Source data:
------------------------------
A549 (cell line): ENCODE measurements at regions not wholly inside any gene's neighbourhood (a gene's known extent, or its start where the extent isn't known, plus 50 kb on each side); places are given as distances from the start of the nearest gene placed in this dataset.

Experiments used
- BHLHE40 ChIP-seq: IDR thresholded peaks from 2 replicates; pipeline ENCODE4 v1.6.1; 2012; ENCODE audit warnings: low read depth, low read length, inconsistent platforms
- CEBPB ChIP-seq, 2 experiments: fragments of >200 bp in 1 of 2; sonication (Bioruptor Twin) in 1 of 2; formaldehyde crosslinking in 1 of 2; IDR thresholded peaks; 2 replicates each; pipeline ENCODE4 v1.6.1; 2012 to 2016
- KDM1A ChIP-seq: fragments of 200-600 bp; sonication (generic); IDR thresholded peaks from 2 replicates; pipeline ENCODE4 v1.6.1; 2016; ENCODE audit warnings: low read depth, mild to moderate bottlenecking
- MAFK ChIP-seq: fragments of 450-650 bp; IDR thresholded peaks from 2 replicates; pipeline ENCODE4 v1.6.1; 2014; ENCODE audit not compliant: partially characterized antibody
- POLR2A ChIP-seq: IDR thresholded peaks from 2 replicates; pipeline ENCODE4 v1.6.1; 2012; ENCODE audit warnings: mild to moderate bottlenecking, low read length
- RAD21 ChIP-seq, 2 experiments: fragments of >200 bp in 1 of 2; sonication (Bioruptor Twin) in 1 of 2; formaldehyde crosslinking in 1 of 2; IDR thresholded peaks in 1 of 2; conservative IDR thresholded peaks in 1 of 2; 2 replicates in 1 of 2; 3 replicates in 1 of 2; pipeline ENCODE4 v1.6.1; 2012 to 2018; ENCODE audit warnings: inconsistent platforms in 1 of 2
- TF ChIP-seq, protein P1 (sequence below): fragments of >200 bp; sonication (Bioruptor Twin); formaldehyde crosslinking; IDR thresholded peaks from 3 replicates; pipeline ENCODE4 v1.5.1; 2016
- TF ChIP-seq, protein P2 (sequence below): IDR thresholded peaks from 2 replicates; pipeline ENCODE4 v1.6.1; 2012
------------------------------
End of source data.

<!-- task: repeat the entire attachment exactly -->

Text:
A549 (cell line): ENCODE measurements at regions not wholly inside any gene's neighbourhood (a gene's known extent, or its start where the extent isn't known, plus 50 kb on each side); places are given as distances from the start of the nearest gene placed in this dataset.

Experiments used
- BHLHE40 ChIP-seq: IDR thresholded peaks from 2 replicates; pipeline ENCODE4 v1.6.1; 2012; ENCODE audit warnings: low read depth, low read length, inconsistent platforms
- CEBPB ChIP-seq, 2 experiments: fragments of >200 bp in 1 of 2; sonication (Bioruptor Twin) in 1 of 2; formaldehyde crosslinking in 1 of 2; IDR thresholded peaks; 2 replicates each; pipeline ENCODE4 v1.6.1; 2012 to 2016
- KDM1A ChIP-seq: fragments of 200-600 bp; sonication (generic); IDR thresholded peaks from 2 replicates; pipeline ENCODE4 v1.6.1; 2016; ENCODE audit warnings: low read depth, mild to moderate bottlenecking
- MAFK ChIP-seq: fragments of 450-650 bp; IDR thresholded peaks from 2 replicates; pipeline ENCODE4 v1.6.1; 2014; ENCODE audit not compliant: partially characterized antibody
- POLR2A ChIP-seq: IDR thresholded peaks from 2 replicates; pipeline ENCODE4 v1.6.1; 2012; ENCODE audit warnings: mild to moderate bottlenecking, low read length
- RAD21 ChIP-seq, 2 experiments: fragments of >200 bp in 1 of 2; sonication (Bioruptor Twin) in 1 of 2; formaldehyde crosslinking in 1 of 2; IDR thresholded peaks in 1 of 2; conservative IDR thresholded peaks in 1 of 2; 2 replicates in 1 of 2; 3 replicates in 1 of 2; pipeline ENCODE4 v1.6.1; 2012 to 2018; ENCODE audit warnings: inconsistent platforms in 1 of 2
- TF ChIP-seq, protein P1 (sequence below): fragments of >200 bp; sonication (Bioruptor Twin); formaldehyde crosslinking; IDR thresholded peaks from 3 replicates; pipeline ENCODE4 v1.5.1; 2016
- TF ChIP-seq, protein P2 (sequence below): IDR thresholded peaks from 2 replicates; pipeline ENCODE4 v1.6.1; 2012